Welcome to day 1 of the 2022 Online
World Forum For Motor Museums seminar
Below you can find today’s presentations
Feel free to select the full screen button in the lower right corner of each video
The Racing Car as Art and Artifact: Interpretive Strategies, Visitor Experience, and the Ongoing Struggle for Relevance
Dr. Paul Baxa, Bryan Gable
Around the world, several museums have treated the racing car as both artifact and work of art. In 1909, F. T. Marinetti declared the racing car as “more beautiful than the Victory of Samothrace” in his Futurist Manifesto. In the 1990s, Marinetti’s claim seemed to be vindicated when the Museum of Modern Art in New York City used Marinetti’s slogan as the centerpiece for an exhibition on Ferrari Formula One cars. This session will explore the question: to what extent has the automobile, and the racing car in particular, become a work of art? To many, a race car is “cool” and “fast,” and nothing more. However, the race car has limitless potential of which to teach elements of physics, chemistry, and technology to younger generations. As museums face an ongoing struggle for “relevance,” what are some modern strategies automotive museums can employ to provide focused, curriculum-driven historical interpretation in order to increase visitorship? Indeed, museums have a duty to serve their communities as educational institutions. Historic race cars carry stories about their design and purpose. Yet, that is lost if curatorial teams fail to create interpretive strategies in order to engage visitors who are not automotive experts. As museums seek new audiences, how can the race car be repurposed to capture the attention of non-enthusiasts?
Bio: Paul Baxa is Associate Professor and Chair of the History Department at Ave Maria University. Dr. Baxa received his doctorate at the University of Toronto specializing in the cultural history of Italian Fascism. His scholarly interests included the history of motorsport and he is currently working on a book on the Mille Miglia and motorsport during the Fascist era in Italy.
Bio: Bryan Gable is the Special Collections Assistant Coordinator at Revs Institute®. He assists with accessions and special exhibitions, processes various archival and image collections, and helps researchers with a variety of projects. He received his MA in Public History from the University of North Carolina at Charlotte where he designed the exhibit “Underbird Rising: The Racing Career of Alan Kulwicki.” Bryan is also a weekly columnist for Frontstretch.com.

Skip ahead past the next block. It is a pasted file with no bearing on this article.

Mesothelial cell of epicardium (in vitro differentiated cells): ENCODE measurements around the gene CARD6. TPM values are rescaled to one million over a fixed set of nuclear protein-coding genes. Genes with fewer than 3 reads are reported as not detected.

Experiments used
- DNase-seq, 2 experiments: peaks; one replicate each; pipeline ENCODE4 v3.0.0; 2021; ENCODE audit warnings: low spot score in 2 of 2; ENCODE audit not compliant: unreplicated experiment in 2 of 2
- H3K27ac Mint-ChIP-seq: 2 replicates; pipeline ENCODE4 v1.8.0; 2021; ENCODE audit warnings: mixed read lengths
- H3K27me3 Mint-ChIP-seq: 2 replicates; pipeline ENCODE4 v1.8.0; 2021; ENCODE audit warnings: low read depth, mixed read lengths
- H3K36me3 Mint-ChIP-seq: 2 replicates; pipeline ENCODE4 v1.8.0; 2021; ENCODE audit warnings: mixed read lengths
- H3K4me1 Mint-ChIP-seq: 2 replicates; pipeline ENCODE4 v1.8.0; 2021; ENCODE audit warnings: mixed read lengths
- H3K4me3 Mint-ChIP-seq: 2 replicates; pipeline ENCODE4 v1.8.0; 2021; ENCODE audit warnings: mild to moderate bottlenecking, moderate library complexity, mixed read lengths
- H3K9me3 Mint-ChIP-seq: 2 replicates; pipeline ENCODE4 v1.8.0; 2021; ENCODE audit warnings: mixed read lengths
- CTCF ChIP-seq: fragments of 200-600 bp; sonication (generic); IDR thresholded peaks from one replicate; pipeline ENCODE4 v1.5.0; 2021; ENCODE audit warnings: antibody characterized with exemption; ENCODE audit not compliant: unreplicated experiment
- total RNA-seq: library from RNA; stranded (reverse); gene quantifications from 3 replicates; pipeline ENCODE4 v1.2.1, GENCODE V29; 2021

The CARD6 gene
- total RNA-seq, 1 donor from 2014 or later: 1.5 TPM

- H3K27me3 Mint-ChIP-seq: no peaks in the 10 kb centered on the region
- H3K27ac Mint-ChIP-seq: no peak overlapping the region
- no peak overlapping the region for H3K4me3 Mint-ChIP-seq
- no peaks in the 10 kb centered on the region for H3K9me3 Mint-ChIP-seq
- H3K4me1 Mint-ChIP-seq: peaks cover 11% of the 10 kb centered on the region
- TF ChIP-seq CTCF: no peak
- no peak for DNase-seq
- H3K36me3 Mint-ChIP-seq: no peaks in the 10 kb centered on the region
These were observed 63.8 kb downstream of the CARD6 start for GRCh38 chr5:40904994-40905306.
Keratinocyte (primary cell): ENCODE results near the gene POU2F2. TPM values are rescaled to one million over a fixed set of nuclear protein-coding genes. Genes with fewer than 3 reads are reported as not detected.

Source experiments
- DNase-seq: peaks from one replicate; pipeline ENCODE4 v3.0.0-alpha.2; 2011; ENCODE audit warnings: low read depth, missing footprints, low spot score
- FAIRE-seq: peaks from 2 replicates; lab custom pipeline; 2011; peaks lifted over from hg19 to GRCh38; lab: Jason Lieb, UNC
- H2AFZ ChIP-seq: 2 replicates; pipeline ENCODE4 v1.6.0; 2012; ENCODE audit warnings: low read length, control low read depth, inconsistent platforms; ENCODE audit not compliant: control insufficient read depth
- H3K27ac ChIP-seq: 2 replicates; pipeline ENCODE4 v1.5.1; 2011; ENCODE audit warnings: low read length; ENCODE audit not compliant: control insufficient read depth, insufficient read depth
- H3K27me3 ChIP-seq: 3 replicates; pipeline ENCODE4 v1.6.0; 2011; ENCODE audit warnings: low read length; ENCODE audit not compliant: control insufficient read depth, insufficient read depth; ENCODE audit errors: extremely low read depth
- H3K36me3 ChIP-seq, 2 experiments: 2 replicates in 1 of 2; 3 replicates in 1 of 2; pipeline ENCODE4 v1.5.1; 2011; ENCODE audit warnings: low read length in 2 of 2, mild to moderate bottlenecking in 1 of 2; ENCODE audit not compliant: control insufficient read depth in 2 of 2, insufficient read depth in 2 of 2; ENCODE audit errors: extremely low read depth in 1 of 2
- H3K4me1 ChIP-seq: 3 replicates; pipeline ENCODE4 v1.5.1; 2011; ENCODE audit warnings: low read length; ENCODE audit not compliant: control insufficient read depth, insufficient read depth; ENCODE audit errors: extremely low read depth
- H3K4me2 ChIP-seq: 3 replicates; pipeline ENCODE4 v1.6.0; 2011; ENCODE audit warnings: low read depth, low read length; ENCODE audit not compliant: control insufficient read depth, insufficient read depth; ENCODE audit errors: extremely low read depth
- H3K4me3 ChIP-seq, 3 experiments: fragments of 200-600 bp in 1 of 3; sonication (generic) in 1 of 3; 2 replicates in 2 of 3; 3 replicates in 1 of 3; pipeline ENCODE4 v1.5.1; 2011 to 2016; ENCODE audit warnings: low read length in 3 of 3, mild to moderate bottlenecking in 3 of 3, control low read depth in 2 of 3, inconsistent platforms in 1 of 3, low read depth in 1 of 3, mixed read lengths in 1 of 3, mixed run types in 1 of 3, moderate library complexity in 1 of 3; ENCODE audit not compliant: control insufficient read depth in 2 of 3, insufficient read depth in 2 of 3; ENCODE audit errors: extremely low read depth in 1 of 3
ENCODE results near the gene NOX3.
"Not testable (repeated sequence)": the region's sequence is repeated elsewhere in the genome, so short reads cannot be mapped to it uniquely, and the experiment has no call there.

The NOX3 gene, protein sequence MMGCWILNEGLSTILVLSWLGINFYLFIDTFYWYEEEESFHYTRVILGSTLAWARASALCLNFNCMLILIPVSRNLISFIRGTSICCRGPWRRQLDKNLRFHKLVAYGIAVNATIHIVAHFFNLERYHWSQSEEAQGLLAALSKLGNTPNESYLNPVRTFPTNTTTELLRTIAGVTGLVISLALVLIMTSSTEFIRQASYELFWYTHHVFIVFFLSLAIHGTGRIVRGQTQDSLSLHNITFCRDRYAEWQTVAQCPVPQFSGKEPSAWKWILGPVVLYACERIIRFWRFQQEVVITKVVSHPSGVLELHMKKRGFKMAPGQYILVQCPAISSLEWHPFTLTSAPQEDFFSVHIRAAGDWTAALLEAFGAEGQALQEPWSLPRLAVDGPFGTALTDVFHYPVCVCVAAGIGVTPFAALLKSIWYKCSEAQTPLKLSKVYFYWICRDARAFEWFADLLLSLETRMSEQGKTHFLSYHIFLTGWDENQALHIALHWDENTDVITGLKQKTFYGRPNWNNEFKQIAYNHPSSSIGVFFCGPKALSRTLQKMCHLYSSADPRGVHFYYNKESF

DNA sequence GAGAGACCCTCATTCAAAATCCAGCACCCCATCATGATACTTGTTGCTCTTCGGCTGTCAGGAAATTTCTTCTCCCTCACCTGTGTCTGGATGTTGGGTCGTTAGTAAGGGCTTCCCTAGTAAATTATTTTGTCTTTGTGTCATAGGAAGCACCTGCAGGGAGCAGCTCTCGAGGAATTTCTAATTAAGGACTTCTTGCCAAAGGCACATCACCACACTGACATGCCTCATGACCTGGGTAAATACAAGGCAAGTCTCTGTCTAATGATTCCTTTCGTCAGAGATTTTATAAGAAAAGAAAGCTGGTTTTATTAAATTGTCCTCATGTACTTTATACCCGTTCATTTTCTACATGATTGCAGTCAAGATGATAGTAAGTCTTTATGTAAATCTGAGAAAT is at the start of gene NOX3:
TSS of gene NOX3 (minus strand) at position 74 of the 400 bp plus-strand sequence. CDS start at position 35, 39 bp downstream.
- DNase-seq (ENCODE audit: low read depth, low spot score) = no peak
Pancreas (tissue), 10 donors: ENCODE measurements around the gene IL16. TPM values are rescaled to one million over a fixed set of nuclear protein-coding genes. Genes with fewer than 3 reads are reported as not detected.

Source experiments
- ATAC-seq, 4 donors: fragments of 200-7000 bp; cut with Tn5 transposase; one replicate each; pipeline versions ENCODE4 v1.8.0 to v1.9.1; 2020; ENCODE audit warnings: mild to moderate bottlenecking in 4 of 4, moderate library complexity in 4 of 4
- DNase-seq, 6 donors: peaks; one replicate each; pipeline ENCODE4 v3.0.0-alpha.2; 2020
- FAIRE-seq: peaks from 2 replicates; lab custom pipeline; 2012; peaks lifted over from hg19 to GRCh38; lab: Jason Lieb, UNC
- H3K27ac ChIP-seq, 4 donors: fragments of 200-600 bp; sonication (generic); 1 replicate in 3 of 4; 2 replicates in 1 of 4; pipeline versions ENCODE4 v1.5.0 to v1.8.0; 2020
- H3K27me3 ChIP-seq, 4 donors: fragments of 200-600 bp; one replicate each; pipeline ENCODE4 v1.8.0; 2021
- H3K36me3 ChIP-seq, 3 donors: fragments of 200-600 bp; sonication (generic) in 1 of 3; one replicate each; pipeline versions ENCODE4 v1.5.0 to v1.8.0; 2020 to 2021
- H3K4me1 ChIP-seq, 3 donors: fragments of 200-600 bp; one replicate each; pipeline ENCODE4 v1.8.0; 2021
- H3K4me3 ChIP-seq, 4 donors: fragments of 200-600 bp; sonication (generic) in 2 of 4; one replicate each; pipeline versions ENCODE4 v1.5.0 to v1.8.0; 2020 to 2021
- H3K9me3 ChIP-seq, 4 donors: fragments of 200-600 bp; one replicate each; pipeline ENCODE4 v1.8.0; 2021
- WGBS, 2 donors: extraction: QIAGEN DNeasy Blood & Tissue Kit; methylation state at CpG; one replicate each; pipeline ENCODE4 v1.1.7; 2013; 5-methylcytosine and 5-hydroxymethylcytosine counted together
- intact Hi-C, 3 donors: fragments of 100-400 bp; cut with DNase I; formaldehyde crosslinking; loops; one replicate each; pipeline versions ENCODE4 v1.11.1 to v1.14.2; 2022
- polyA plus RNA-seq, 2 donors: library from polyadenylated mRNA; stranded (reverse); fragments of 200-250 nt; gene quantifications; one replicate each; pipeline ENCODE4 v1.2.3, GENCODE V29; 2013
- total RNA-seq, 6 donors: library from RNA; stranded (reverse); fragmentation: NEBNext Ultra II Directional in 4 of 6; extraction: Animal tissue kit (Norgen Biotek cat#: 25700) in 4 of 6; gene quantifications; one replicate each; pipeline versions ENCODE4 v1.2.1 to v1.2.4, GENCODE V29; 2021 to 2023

Provenance Research for Museum Employees and Their Patrons
The cars in a museum can easily be considered works of art. The history of how these vehicles were used, bought and sold and physically changed over time is called provenance. An accurate provenance of a vintage car is often used to establish and support the value of the car. Provenance research is also key for establishing the authenticity of the car. Museum curators should be especially interested in the provenance of the vintage cars in their collections for both legal and historical reasons. Provenance enables a curator to establish a complete story from the day the car left the factory or workshop until it reached its current museum. Provenance research has traditionally been a slow, painstaking, and expensive process. With the greater attention to provenance research the tools of provenance research are now rapidly evolving. Provenance findings can be cause for great joy. They can also be the expensive end of many hopes and dreams. Attendees will be provided with up to date provenance research resources.
Bio: Attorney Jeffrey Murray has been researching the provenance of rare vintage cars for the past fifteen years. His company in New Hampshire is Vintage Car Research LLC. He has researched the provenance of hundreds of vintage cars. His presentation will be filled with practical tried and true, easy to use research resources and methods. He will show both the novice and experienced researcher where the research land mines are in provenance research and how to deftly negotiate around them.
There’s an App for That: Creating a Museum Mobile App
Genevieve Hauck, Lydia Ireland, Lindsay Mancuso